J Med Virol. 2013 Jul;85(7):1307-12

Distribution of Rotavirus G and P Genotypes Approximately Two Years Following the Introduction of Rotavirus Vaccines in South Korea

Jung Ok Shim,1 Van Thai Than,2 Eell Ryoo,3 Inseok Lim,4 Yoosik Yoon,2 Kijeong Kim,2 Sang-In Chung,2 and Wonyong Kim2

1Department of Pediatrics, Korea University Guro Hospital, Seoul, South Korea.

2Department of Microbiology, Chung-Ang University College of Medicine, Seoul, South Korea.

3Department of Pediatrics, Gachon University of Medicine and Science, Incheon, South Korea. 4Department of Pediatrics, Chung-Ang University College of Medicine, Seoul, South Korea.

 

Abstract

Genotyping of human rotaviruses was performed on 299 (40.1%) rotavirus-positive samples obtained from 745 children with acute diarrhea in three provinces in South Korea between March 2008 and February 2010, approximately 2 years following the introduction of the RotaTeq (September 2007) and Rotarix (July 2008). The most prevalent G genotypes were G1 (51.5%), followed by G3 (24.0%), G4 (15.4%), G9 (6.4%), and G2 (4.7%). The predominant types of P genotypes were P[8] (72.6%), followed by P[6] (19.1%) and P[4] (6.0%). The phylogenetic analyses of the VP7 genes of G9 strains revealed they were highly identical and belonged in lineage III. This study highlights the consistency of the predominant G1 genotype and slightly higher predominance of the identical G9 strains over the G2 genotype.

PMID: 23595867

 

Supplement:

Rotaviruses are the most common etiological agent of acute waterborne diarrhea among children worldwide. Each year, these viruses cause approximately 447,000 deaths among children under the age of five, residing mostly in the low-income countries of Africa and Asia, where access to safe water, sanitation, and medical care is often limited.

Rotavirus vaccination plays a key role in protecting children against rotavirus gastroenteritis related hospitalizations and deaths. Two effective rotavirus vaccines, RotaTeq® and Rotarix, are available on the world market. Rotarix is comprised of an attenuated G1P[8] rotavirus, and RotaTeq® is a human-bovine reassortant vaccine containing the G1–G4 genotypes, along with P[8].

In South Korea, rotavirus is the most common cause of acute diarrhea in young children, particularly during the winter months. Surveillance studies have indicated that the G1, G2, G3, and G4 strains are the most common, and their distribution may depend on seasonal and geographic influences. The RotaTeq® and Rotarix vaccines were launched in South Korea in September 2007 and July 2008, respectively, and these vaccines have been shown to be effective, safe, and economical through the Korea national vaccination program.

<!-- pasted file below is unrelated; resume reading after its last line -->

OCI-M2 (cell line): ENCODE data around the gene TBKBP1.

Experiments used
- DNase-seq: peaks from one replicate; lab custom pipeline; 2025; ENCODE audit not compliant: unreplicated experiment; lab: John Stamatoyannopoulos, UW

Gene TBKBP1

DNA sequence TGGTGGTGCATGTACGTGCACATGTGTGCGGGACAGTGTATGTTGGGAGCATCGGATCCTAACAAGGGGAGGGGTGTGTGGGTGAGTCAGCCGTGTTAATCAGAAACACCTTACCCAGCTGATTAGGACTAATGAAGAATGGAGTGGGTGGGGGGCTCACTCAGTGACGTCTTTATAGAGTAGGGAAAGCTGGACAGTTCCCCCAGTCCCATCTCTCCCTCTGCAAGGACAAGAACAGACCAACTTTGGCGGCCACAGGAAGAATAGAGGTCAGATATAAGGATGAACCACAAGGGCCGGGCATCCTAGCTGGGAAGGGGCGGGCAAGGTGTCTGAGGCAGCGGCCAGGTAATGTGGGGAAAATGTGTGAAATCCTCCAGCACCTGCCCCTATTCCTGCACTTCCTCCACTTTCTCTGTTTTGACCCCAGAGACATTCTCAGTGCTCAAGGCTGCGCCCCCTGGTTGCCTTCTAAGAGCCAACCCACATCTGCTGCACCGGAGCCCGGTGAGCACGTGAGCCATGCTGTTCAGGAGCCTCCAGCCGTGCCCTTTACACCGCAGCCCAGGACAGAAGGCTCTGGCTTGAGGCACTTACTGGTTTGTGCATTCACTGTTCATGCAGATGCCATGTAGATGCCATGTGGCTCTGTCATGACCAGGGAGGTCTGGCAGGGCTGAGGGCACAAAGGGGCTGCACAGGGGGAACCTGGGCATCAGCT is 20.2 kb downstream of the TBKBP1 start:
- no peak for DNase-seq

In this study, the efficacy of the rotavirus vaccines that have the potential to change circulating rotavirus genotypes was investigated by characterizing the genetic distribution of these strains from 745 stool samples collected from children under the age of five years who were hospitalized for acute gastroenteritis in three university hospitals located in Seoul, Incheon, and Gangwon province, South Korea from March 2008 to February 2010.

Wonyong Kim-1

Fig.1. Frequencies (%) of rotavirus G/P combinations among 279 samples, for which both G and P genotypes were determined among children <5 years of age in South Korea, from March 2008 to February 2010.

Wonyong Kim-2

Fig. 2. Phylogenetic tree based on the VP7-capsid coding gene sequences for the Korean rotavirus A genotype G9 strains. Korean strains are marked in bold and by triangle symbols. Species origin is designated as follows: Hu – human.

Of the 745 stool samples, 299 samples showed positive results for group A rotavirus. Genotype G1 was predominant, followed by G3, and G4. Of note, the first time of our studies, the G9 genotypes were greater predominance than the G2 genotypes (Table 1, Fig. 1). Phylogenetic tree showed that the G9 Korean study strains were grouped in lineage III together with other recent G9 reference strains collected during the 2008 and 2010 seasons (Fig. 2).

Table 1. Distribution of rotavirus G and P genotypes among children <5 years of age in South Korea, from March 2008 to February 2010Wonyong Kim-table1NT: non-typeable.

 

The data highlights the constancy of the predominant G1 genotype, and the slightly greater predominance of the G9 genotype over the G2 genotypes. These data will also be useful for identifying the circulating genotypes and provides baseline data for future vaccine studies.

 

Grant sponsor: Basic Science Research Program, Ministry of Education, Science and Technology; Grant number: 2010-0012857.

Wonyong Kim-3

Contact:

Wonyong Kim, Ph.D.

Professor of Microbiology

Head of Department, The Graduate School of Medicine

President of Industry-Academic Cooperation Foundation

Chung-Ang University

84, Heukseok-ro, Dongjak-gu, Seoul 156-861, South Korea

kimwy@cau.ac.kr

 

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